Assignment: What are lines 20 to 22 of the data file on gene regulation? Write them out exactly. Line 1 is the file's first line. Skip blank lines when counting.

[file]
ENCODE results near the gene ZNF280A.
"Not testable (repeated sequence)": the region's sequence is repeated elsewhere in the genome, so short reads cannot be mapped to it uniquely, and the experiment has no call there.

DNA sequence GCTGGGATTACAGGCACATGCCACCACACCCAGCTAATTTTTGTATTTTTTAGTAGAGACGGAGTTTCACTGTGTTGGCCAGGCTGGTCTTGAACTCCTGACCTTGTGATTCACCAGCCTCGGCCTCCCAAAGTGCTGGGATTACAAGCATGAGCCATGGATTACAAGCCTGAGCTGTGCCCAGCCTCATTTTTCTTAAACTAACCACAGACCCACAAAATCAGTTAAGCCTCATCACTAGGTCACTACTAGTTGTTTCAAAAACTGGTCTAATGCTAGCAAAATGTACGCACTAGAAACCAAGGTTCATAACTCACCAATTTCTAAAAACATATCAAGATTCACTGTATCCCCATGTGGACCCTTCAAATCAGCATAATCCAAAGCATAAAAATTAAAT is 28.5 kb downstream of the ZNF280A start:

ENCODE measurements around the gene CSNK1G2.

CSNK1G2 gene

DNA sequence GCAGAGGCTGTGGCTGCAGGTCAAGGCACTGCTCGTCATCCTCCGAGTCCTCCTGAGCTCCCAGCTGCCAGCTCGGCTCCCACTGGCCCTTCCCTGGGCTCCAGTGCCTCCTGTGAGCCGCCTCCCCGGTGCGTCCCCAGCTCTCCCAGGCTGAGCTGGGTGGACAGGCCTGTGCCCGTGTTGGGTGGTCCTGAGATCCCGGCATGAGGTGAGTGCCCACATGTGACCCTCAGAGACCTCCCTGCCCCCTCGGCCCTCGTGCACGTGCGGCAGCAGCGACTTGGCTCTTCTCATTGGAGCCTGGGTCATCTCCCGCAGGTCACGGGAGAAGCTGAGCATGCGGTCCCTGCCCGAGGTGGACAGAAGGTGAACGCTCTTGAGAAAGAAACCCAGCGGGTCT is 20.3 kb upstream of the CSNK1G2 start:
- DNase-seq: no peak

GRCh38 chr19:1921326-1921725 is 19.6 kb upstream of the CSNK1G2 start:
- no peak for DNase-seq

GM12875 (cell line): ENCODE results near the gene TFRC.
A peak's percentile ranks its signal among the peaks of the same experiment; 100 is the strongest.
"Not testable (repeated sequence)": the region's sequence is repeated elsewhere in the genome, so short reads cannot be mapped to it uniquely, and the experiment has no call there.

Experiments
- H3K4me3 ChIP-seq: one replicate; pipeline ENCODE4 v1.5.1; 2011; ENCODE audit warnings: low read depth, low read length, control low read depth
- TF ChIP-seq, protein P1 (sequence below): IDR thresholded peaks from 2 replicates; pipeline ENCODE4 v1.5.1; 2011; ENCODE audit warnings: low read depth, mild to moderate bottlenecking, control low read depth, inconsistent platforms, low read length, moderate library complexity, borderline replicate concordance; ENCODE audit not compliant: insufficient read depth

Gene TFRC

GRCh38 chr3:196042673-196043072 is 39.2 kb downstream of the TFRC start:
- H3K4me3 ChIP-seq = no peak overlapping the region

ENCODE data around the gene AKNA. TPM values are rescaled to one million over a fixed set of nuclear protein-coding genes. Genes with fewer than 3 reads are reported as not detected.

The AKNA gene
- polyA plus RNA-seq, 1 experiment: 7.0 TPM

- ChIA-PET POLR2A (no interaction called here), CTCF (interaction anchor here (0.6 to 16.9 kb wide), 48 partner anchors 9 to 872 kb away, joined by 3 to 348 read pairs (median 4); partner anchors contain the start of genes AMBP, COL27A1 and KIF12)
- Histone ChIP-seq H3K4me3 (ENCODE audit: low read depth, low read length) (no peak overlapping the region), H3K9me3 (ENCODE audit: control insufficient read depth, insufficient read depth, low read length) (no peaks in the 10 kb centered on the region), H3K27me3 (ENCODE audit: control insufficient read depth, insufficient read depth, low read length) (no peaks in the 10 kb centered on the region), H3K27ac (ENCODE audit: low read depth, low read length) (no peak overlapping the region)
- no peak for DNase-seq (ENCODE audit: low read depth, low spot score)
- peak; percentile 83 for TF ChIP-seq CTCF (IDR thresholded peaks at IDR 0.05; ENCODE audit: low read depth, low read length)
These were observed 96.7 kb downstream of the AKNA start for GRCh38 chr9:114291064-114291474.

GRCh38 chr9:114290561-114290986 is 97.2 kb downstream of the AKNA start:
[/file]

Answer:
The AKNA gene
- polyA plus RNA-seq, 1 experiment: 7.0 TPM

- ChIA-PET POLR2A (no interaction called here), CTCF (interaction anchor here (0.6 to 16.9 kb wide), 48 partner anchors 9 to 872 kb away, joined by 3 to 348 read pairs (median 4); partner anchors contain the start of genes AMBP, COL27A1 and KIF12)